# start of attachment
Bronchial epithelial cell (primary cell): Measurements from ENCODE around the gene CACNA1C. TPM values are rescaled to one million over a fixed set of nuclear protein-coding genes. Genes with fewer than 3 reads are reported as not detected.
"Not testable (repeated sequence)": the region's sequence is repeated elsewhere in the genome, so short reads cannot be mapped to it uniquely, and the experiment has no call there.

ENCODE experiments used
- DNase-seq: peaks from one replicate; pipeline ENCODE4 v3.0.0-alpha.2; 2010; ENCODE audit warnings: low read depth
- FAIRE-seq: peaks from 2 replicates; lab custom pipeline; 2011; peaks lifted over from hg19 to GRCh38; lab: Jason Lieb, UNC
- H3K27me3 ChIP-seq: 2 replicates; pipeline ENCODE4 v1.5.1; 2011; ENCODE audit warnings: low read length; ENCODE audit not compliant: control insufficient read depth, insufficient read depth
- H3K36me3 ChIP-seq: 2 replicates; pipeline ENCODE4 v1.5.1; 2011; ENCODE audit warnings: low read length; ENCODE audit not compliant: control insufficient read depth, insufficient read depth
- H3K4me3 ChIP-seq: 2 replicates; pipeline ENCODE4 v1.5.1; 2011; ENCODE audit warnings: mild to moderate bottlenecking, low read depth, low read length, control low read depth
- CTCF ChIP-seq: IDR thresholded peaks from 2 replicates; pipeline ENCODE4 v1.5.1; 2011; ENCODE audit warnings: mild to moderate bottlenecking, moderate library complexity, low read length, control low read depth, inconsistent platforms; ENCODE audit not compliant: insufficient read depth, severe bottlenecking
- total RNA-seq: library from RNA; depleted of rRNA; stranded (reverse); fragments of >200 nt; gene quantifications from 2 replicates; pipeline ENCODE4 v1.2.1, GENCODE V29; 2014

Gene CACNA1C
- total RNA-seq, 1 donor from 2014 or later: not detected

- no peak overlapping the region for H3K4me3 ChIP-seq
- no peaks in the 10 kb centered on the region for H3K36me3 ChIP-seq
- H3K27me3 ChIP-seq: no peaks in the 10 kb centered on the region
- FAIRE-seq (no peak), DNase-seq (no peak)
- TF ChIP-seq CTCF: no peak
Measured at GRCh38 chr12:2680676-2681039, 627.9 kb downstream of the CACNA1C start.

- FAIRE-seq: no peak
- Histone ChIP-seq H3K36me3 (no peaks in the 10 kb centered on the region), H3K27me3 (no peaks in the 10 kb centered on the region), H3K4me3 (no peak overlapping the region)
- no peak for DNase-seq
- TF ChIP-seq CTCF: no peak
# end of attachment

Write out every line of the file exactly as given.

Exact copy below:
Bronchial epithelial cell (primary cell): Measurements from ENCODE around the gene CACNA1C. TPM values are rescaled to one million over a fixed set of nuclear protein-coding genes. Genes with fewer than 3 reads are reported as not detected.
"Not testable (repeated sequence)": the region's sequence is repeated elsewhere in the genome, so short reads cannot be mapped to it uniquely, and the experiment has no call there.

ENCODE experiments used
- DNase-seq: peaks from one replicate; pipeline ENCODE4 v3.0.0-alpha.2; 2010; ENCODE audit warnings: low read depth
- FAIRE-seq: peaks from 2 replicates; lab custom pipeline; 2011; peaks lifted over from hg19 to GRCh38; lab: Jason Lieb, UNC
- H3K27me3 ChIP-seq: 2 replicates; pipeline ENCODE4 v1.5.1; 2011; ENCODE audit warnings: low read length; ENCODE audit not compliant: control insufficient read depth, insufficient read depth
- H3K36me3 ChIP-seq: 2 replicates; pipeline ENCODE4 v1.5.1; 2011; ENCODE audit warnings: low read length; ENCODE audit not compliant: control insufficient read depth, insufficient read depth
- H3K4me3 ChIP-seq: 2 replicates; pipeline ENCODE4 v1.5.1; 2011; ENCODE audit warnings: mild to moderate bottlenecking, low read depth, low read length, control low read depth
- CTCF ChIP-seq: IDR thresholded peaks from 2 replicates; pipeline ENCODE4 v1.5.1; 2011; ENCODE audit warnings: mild to moderate bottlenecking, moderate library complexity, low read length, control low read depth, inconsistent platforms; ENCODE audit not compliant: insufficient read depth, severe bottlenecking
- total RNA-seq: library from RNA; depleted of rRNA; stranded (reverse); fragments of >200 nt; gene quantifications from 2 replicates; pipeline ENCODE4 v1.2.1, GENCODE V29; 2014

Gene CACNA1C
- total RNA-seq, 1 donor from 2014 or later: not detected

- no peak overlapping the region for H3K4me3 ChIP-seq
- no peaks in the 10 kb centered on the region for H3K36me3 ChIP-seq
- H3K27me3 ChIP-seq: no peaks in the 10 kb centered on the region
- FAIRE-seq (no peak), DNase-seq (no peak)
- TF ChIP-seq CTCF: no peak
Measured at GRCh38 chr12:2680676-2681039, 627.9 kb downstream of the CACNA1C start.

- FAIRE-seq: no peak
- Histone ChIP-seq H3K36me3 (no peaks in the 10 kb centered on the region), H3K27me3 (no peaks in the 10 kb centered on the region), H3K4me3 (no peak overlapping the region)
- no peak for DNase-seq
- TF ChIP-seq CTCF: no peak